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With April 15 fast approaching, many people look for ways to cut their taxes both now and down the road. If you're among the millions of investors who need to get regular income from their investment portfolios -- and aren't getting enough right now -- then there's one investment you should be looking at closely to see whether it belongs in your investing strategy: municipal bonds.
Why bonds get a bad rap
Most tax-sensitive investors learn early on that bonds aren't always the best investment from a tax standpoint. Although situations sometimes arise in which bonds produce significant capital gains -- such as the rebound from last year's financial crisis -- the bulk of your profits from bonds will more often come from the regular interest payments you receive.
That may not sound so bad, since it means that bond income is more predictable -- and typically less volatile -- than what you get from stocks in the form of dividends and capital gains. But that predictability comes with a price: The interest that bonds produce gets taxed at your full ordinary income tax rate, while both capital gains and dividend income currently enjoy significantly lower preferential rates.
For that reason, many advisors recommend putting most bonds in tax-favored accounts like IRAs. Yet a unique type of bond doesn't need that kind of protection.
Understanding municipal bonds
Bonds issued by state and local governments, known collectively as municipal bonds, enjoy tax advantages that other bonds don't. The interest from municipal bonds is exempt from federal income tax. Moreover, if you buy municipal bonds issued within a state where you owe income tax, the interest from those bonds is also free of state income tax there.
In comparing yields of municipal bonds with other types of bonds that don't enjoy the same tax benefits, you must include the impact of tax-free interest. For instance, 10-year Treasury bonds currently pay a yield of about 3.8%, while the typical 10-year municipal bond carries a yield of 3.35%. Just looking at those numbers, you'd conclude that the Treasury was slightly more attractive. But if your combined state and federal tax rate is 40%, then the municipal bond's yield is equivalent to a taxable rate of nearly 5.6%.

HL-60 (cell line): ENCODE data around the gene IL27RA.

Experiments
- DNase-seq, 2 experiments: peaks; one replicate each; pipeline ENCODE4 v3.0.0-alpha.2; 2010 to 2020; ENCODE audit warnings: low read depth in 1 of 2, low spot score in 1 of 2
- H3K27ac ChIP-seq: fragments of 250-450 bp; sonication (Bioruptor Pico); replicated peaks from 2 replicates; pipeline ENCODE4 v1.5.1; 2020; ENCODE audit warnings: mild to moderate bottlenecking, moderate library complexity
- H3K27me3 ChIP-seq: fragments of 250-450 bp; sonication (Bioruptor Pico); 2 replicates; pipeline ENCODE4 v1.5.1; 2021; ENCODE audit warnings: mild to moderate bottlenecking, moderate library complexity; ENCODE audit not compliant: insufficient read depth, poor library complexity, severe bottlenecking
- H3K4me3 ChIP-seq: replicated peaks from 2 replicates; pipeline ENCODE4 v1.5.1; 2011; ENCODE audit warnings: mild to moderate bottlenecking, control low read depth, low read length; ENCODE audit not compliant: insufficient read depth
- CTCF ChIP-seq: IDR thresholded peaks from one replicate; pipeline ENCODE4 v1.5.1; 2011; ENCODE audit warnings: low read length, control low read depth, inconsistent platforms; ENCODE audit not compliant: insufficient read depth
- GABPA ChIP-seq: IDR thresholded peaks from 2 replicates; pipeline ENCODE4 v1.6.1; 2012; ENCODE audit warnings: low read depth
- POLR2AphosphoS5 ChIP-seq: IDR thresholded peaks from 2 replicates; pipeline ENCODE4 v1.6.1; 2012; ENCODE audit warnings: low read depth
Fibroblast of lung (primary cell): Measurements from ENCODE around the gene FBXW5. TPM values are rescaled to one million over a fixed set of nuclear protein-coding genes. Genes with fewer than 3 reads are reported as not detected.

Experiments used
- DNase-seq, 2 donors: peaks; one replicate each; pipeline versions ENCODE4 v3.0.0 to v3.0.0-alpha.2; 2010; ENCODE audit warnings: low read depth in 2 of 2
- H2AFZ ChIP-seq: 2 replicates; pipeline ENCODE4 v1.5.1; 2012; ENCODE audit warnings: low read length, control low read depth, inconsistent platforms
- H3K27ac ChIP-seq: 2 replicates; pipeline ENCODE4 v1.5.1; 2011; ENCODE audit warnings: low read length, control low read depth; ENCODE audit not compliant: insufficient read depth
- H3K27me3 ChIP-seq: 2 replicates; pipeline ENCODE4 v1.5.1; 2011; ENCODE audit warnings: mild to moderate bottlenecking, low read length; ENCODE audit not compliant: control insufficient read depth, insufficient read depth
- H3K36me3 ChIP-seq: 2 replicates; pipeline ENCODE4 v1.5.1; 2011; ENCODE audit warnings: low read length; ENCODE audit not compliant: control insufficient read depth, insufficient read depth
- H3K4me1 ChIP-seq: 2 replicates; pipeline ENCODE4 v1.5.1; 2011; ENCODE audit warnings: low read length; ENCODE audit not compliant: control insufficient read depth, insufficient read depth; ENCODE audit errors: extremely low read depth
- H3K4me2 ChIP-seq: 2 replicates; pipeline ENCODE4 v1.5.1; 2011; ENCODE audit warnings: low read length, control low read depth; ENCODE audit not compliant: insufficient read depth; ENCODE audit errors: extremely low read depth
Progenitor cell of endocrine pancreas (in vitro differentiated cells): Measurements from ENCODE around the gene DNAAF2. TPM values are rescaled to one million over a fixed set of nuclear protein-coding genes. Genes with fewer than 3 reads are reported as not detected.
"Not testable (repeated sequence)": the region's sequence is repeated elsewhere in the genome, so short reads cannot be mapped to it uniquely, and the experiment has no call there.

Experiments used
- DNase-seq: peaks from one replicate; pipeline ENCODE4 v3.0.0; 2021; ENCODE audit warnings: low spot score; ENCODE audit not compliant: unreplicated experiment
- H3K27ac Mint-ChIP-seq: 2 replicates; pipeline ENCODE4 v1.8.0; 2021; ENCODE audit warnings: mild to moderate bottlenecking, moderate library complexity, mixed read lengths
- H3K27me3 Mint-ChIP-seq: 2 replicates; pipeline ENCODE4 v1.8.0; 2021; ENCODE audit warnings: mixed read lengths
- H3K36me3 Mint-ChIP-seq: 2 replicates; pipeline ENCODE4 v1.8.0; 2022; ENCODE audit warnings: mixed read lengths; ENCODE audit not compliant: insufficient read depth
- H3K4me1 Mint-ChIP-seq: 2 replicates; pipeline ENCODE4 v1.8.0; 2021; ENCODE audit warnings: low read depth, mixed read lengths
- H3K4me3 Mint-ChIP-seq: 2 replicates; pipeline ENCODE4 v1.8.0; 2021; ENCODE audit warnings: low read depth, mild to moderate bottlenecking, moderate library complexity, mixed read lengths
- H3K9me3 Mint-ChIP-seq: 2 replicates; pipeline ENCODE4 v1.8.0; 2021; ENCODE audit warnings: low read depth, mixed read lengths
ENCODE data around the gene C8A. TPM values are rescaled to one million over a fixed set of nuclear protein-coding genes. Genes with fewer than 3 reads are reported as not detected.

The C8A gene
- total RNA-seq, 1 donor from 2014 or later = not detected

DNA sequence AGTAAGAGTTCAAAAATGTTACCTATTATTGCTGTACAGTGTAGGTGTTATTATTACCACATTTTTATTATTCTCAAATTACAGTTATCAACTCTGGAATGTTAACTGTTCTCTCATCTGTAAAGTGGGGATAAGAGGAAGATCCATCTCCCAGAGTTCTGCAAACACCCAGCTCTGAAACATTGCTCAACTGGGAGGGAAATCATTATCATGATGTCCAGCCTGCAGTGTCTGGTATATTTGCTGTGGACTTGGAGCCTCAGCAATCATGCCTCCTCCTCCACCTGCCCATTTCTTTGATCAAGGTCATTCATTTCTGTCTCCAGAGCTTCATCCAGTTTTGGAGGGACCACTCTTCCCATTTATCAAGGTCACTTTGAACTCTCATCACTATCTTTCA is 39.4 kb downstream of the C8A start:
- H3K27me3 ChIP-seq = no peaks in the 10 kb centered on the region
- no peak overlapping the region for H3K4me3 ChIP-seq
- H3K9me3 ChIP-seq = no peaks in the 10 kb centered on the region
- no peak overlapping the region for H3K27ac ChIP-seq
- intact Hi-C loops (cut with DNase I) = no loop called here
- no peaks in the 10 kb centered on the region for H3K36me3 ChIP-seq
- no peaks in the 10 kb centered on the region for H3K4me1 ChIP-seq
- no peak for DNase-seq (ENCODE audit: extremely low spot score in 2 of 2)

That doesn't just beat the pants off Treasuries. It tops yields on top-rated AAA bonds from issuers such as Microsoft (Nasdaq: MSFT ) and Johnson & Johnson (NYSE: JNJ ) . It's also competitive with yields on corporate bonds from single-A rated issuers like Morgan Stanley (NYSE: MS ) and Goldman Sachs (NYSE: GS ) . And it even gets close to what you can earn on higher-yield corporates from lower-rated issuers like Discover Financial's (NYSE: DFS ) Discover Bank unit.
Even if you're used to getting your income from dividend stocks, you'd need a pre-tax yield of 4.8% to equal the after-tax return on 10-year muni bonds. Only a few dozen large caps, such as Altria Group (NYSE: MO ) and Southern Company (NYSE: SO ) , currently top that yield.
Just like any other investment, municipal bonds don't come without risk. Given the turmoil that state and local governments have faced lately, you can't take the financial stability of even government institutions for granted. Moreover, if interest rates rise, then like any other bond, munis will drop in value.
At today's yields, however, you may well be getting full compensation for the risk you're taking on. Unlike with stocks, which require a company to thrive and continually increase profits to truly create a successful investment, investors in bonds only need to see issuers survive long enough to make their interest and principal payments.
If you're frustrated by the current low yields on most investments, and you want to take steps toward cutting your tax bill, take a closer look at municipal bonds. Although you shouldn't assume that munis are risk-free, you might find that their tax benefits earn municipal bonds a place in your fixed-income portfolio.
Looking for other ways to cut your taxes? Check the Motley Fool's Tax Center for money-saving tips.